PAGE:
Going the distance to reach a goal can be inspiring

May 21, 2006|by JOEL HUFFER

At some point in time, we've all had our to-do lists.

Some were for work; some were for school. Some were even written for us by others (wives, husbands, parents, children, etc.)

I have one that I made about 10 years ago.

For a while, I carried it in my wallet. Now, it's etched in my memory.

On the list are six things that I'd like to do in my lifetime.

1. Write a book.

2. Run a marathon.

3. Attend a World Series game.

4. Go skydiving.

5. Visit Alaska and Hawaii.


6. Own a motorcycle.

I must admit that I've never gotten close to crossing anything off the list. Marriage, children and job changes have kept me plenty busy.

But recently, running a marathon and visiting Hawaii have appeared within reach.

In the fall, I started running several days a week.

At Thanksgiving, I ran my first 5K race (3.1 miles) since high school. A treadmill purchase and five months later, I ran another 5K and took more than four minutes off my time from the first race.

My next challenge comes in two weeks at Antietam National Battlefield, when I run my first 10K (6.2 miles). My goal for that race, as it was for my first 5K, is to finish.

After a few 10Ks, I'll likely try to complete the Army 10-Miler in Washington, D.C., in October.

Publisher John League has invited me to run my first half-marathon with him. And, assistant sports editor Andy Mason - a veteran marathoner - has offered to help me prepare for my first 26.2-miler.

Distance running has never come easy to me. In high school, my preferred events were sprints - 100 meters, 200 meters, whatever got me from Point A to Point B as quickly as possible. I ran cross country for one season, but I wasn't good at it because it required me to be patient and to pace myself.

And I'm really not one for those kinds of things.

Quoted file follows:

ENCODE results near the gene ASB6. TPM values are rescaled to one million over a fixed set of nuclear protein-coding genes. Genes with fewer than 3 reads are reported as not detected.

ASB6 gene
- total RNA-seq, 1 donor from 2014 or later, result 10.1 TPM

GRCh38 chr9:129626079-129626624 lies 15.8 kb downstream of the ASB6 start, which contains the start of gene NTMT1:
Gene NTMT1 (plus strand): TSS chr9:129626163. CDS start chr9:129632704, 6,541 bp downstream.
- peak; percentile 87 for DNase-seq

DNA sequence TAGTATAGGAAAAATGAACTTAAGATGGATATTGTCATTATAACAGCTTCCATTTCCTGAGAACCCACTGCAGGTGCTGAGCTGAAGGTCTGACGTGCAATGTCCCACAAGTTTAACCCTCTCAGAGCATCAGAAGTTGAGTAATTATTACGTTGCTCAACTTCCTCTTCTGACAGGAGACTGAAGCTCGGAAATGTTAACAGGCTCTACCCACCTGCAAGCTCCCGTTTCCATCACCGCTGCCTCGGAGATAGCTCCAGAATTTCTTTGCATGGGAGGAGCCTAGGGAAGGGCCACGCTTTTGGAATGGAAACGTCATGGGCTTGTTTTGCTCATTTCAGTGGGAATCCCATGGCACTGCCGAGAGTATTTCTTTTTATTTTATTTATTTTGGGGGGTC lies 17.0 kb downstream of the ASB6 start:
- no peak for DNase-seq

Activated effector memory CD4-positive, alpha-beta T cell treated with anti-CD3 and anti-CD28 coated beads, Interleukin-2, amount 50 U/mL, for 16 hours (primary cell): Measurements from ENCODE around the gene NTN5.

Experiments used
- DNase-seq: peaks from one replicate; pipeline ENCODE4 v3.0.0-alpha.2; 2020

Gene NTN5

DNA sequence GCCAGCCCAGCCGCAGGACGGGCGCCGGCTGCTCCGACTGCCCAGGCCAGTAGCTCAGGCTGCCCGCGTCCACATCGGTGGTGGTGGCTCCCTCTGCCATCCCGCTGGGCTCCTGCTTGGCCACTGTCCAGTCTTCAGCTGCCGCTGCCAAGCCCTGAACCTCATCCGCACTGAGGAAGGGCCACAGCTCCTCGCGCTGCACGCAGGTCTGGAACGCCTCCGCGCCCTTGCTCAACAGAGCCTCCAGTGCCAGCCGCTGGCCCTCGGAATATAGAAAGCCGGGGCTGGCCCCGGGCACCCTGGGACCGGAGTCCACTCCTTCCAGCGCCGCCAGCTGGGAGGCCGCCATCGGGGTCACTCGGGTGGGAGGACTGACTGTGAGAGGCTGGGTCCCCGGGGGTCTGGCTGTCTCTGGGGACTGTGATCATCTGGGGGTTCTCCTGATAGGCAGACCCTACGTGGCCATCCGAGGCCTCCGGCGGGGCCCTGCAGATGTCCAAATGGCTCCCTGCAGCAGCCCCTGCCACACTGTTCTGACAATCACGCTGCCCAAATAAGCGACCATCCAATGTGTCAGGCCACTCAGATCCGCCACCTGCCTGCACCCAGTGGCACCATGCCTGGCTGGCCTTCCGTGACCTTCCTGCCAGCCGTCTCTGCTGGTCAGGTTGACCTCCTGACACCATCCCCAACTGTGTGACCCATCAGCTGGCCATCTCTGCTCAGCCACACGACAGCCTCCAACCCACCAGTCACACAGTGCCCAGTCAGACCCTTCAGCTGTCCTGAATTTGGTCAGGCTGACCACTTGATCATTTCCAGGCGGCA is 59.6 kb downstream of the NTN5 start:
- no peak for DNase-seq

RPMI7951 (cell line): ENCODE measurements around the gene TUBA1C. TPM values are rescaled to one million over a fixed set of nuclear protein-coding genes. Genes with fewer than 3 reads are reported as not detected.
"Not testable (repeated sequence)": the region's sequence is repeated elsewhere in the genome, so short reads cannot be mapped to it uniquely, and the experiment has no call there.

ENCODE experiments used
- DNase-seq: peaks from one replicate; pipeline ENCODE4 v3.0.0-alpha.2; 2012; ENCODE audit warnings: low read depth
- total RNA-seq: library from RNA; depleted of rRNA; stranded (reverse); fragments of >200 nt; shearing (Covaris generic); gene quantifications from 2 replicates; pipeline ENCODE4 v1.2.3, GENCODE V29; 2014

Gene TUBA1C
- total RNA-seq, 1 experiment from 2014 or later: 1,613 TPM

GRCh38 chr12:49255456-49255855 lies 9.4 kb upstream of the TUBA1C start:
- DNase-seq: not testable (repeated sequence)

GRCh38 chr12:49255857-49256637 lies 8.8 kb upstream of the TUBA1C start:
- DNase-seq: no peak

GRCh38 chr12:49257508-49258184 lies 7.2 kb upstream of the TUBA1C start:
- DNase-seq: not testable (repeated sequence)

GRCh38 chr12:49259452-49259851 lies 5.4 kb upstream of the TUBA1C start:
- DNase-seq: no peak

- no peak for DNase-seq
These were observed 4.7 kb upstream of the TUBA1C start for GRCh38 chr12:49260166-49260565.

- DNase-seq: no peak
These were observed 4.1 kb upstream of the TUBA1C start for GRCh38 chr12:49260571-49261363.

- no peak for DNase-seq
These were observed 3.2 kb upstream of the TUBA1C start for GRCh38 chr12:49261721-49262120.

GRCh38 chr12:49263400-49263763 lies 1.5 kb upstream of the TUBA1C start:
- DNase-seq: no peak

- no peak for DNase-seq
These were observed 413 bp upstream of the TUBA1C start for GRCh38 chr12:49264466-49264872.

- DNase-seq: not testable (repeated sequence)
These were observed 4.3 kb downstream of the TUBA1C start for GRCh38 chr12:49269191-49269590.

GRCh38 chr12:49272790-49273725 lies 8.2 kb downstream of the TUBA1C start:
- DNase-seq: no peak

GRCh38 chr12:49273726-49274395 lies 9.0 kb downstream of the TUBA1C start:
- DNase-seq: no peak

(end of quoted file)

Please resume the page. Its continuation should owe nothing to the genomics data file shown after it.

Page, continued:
But over the past few months, as my three runs a week have become five or six runs a week, I've discovered that I am committed to reaching a goal. In fact, on a recent business trip to Florida, I rose an hour early each day so I could get in my daily run.

I know I'm still a long way from completing a marathon, but I'm closer now than I was at this time last year.

I'm also closer to visiting Hawaii, thanks to the U.S. Coast Guard.

One of my best friends since elementary school recently received orders for a three-year assignment at the USCG detachment in Honolulu.

He applied for the tour last year, but was told several months ago that he was being sent down the California coast from Oakland to San Diego. A staffing change in the past few weeks presented the opportunity to move to Hawaii, and he gladly accepted.

I've been to visit him during his stops in Philadelphia, Houston, St. Croix and Oakland. And I can't see any reason I wouldn't cross the Pacific Ocean to spend time with an old friend.

Who knows? Maybe someday, I'll write a book about running a marathon in Hawaii.

Joel Huffer is managing editor of The Morning Herald. He may be reached at 301-733-5131, ext. 7587, or by e-mail at

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